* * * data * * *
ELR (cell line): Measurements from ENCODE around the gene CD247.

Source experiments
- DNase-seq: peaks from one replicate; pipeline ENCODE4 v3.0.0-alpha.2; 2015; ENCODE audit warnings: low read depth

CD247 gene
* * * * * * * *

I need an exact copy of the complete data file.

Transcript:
ELR (cell line): Measurements from ENCODE around the gene CD247.

Source experiments
- DNase-seq: peaks from one replicate; pipeline ENCODE4 v3.0.0-alpha.2; 2015; ENCODE audit warnings: low read depth

CD247 gene